A promising anode material for lithium-ion batteries

Japan Advanced Institute of Science and Technology.

Figure 1. Poly can be derived from biological processes and processed to create fast-charging batteries. The adoption of electric vehicles will make them more attractive to consumers and lead to a cleaner environment. Noriyoshi Matsumi is from Jaipur.

A bio-based material could be used to make a stable anode material that could be used to charge electric vehicles.

With the climate change concerns, an ever-increasing number of researchers are currently focusing on improving electric vehicles to make them a more attractive alternative to conventional gas cars. Improving the battery for EV is a key issue. Most people want quick charging. It takes 40 minutes for an electric vehicle to charge while gas cars can be charged in less than five minutes. The time it takes to charge needs to be less than 15 minutes.

New strategies are always being sought to improve their performance, and lith-ion batteries are an option in the field of EVs. Increasing the interlayer distance in the carbon-based materials used in the battery's anode can be used to shorten the charging time of LIBs. There is no easy way to control interlayer distance or concentrate the element, even though nitrogen ionising has been achieved with some success.

A team of scientists from the Japan Advanced Institute of Science and Technology (JAIST) recently developed an approach for anode fabrication that could lead to extreme fast charging of LIBs. The team is led by Prof. Noriyoshi Matsumi. Their findings were published online.

Their strategy is a relatively simple and efficient way to produce a carbon-based anode with high nitrogen content. Poly is a bio-based material that can be made from raw materials. The team was able to prepare a carbon anode with a record-setting nitrogen content of 17 percent in weight by Calculating this thermally stable material at 800 C. They studied the structure and composition of this material using a variety of techniques, including scanning electron tunneling microscopy, and X-ray photoelectron spectroscopy.

Figure 2. The proposed material is ideal for fast charging because of its high nitrogen content and enhanced interlayer spacing. The proposed anode material is very stable and retains most of its original capacity even after thousands of cycles. Noriyoshi Matsumi is from Jaipur.

The researchers built half-cells and full-cells and conducted charge–discharge experiments to compare the performance of their anode with the more common graphite. Thanks to its enhanced Li2O2 levels, the proposed anode material proved to be suitable for fast charging. The batteries with the proposed anode material retained about 90 percent of their initial capacity even after 3000 charge-discharge cycles at high rates, which is more than the capacity retained by graphite-based cells.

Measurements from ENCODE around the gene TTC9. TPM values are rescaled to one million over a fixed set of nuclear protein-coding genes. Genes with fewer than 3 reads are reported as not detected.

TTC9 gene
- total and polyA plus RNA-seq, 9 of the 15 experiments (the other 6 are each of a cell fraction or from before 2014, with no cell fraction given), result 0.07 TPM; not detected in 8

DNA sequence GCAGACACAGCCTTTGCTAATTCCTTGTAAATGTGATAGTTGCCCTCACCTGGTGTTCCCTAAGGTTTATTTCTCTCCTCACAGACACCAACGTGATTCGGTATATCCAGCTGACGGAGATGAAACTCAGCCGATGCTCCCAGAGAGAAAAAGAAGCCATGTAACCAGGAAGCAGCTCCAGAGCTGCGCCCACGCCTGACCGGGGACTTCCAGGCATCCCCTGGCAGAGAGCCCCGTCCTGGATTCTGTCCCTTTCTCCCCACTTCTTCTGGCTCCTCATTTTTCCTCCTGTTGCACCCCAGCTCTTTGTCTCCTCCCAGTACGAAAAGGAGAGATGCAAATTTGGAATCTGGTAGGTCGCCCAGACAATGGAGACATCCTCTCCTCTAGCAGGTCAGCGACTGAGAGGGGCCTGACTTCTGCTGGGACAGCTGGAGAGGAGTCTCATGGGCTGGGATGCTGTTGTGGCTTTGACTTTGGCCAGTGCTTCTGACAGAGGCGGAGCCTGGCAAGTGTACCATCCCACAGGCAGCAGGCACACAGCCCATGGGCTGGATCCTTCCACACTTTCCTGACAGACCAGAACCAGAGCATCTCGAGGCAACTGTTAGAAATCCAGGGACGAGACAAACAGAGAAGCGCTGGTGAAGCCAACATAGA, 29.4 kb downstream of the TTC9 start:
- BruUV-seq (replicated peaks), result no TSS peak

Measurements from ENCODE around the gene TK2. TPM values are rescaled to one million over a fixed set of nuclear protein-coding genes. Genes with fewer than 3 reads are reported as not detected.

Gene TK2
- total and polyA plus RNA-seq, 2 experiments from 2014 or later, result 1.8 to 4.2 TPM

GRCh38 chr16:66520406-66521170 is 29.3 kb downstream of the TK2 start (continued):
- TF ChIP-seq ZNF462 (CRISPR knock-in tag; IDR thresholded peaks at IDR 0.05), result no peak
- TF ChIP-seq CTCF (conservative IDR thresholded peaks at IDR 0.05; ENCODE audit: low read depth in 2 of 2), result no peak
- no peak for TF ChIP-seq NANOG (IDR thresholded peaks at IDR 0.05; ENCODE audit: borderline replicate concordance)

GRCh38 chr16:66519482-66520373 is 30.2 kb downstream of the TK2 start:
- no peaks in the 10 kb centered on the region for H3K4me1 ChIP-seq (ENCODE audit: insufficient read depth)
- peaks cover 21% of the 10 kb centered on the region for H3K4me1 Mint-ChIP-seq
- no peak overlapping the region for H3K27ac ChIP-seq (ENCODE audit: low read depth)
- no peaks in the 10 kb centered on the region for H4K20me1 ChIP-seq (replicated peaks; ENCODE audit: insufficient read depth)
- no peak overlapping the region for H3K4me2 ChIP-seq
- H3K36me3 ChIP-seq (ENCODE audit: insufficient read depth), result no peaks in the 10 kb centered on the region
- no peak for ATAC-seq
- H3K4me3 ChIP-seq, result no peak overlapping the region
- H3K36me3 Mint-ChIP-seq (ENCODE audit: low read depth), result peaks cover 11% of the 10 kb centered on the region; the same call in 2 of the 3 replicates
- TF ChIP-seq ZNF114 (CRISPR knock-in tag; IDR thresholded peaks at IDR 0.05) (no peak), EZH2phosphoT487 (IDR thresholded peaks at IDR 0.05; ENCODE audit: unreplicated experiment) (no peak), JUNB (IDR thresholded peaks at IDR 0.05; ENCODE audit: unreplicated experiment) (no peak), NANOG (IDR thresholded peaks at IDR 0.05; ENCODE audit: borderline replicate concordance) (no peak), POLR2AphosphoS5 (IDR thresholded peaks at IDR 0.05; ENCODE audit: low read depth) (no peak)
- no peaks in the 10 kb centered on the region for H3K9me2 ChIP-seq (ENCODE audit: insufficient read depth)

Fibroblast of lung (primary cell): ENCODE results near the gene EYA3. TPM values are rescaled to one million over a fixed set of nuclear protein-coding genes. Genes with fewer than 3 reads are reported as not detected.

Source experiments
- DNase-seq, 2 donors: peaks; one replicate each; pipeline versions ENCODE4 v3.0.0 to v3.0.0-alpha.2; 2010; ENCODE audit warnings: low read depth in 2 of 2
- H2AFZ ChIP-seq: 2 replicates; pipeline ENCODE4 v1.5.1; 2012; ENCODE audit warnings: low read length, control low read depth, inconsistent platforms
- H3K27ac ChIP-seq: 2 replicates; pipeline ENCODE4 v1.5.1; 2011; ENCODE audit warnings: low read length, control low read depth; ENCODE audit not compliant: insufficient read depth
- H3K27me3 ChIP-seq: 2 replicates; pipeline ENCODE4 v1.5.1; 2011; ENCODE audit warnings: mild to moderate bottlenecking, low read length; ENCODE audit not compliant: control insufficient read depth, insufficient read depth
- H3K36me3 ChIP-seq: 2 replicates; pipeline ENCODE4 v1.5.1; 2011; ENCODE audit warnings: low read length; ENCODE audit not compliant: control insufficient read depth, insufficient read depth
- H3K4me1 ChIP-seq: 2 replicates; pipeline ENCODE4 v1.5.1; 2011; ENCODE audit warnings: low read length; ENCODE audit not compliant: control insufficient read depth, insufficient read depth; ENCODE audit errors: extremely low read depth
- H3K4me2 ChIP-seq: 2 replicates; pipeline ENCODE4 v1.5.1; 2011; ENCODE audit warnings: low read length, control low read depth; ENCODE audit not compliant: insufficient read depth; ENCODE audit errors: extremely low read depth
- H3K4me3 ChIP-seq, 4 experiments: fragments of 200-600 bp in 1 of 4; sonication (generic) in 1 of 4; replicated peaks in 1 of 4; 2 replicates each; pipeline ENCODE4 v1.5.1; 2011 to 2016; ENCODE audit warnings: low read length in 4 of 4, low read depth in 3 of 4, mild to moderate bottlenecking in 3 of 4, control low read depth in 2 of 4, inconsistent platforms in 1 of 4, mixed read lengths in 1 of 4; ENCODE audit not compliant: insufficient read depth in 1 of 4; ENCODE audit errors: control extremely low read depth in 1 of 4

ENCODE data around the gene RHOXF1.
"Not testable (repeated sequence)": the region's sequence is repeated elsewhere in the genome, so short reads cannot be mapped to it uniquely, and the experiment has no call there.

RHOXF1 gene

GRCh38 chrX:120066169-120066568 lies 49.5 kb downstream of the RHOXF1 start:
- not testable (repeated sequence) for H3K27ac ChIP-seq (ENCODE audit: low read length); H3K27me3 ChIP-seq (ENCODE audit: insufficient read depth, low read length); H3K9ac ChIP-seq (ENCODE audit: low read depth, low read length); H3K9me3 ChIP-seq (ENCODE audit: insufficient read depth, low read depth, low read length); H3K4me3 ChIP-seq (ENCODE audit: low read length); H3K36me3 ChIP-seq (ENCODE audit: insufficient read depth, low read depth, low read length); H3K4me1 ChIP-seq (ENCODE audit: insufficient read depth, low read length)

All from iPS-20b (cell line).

Professor Matsumi is excited about the results, he says that the anode material they prepared could make it suitable for use in EVs. It is hoped that shorter charging times will encourage consumers to choose electric vehicles over gasoline-based vehicles, which will lead to cleaner environments in every major city across the world.

The use of a bio-based polymer in the synthesis of the anode material is a notable advantage. As a low-carbon technology, the material leads to a synergistic effect that reduces CO2 emissions further. Professor Matsumi says that the use of our approach will advance the study of structure and property relationships in anode materials.

Modifications to the structure of the precursor could lead to even better performance, which is relevant for portable electronics. The global consumption of rare metals will decrease due to the development of highly durable batteries.

A bio-based battery using heavily nitrogen doped carbon is being studied. The DOI is 10.1039/D1CC04

Chemical communications journal information.

The Japan Advanced Institute of Science and Technology is located in Japan.

A promising anode material for batteries was retrieved on December 20th, 2021.

The document is copyrighted. Any fair dealing for the purpose of private study or research cannot be reproduced without written permission. The content is not intended to be used for anything other than information purposes.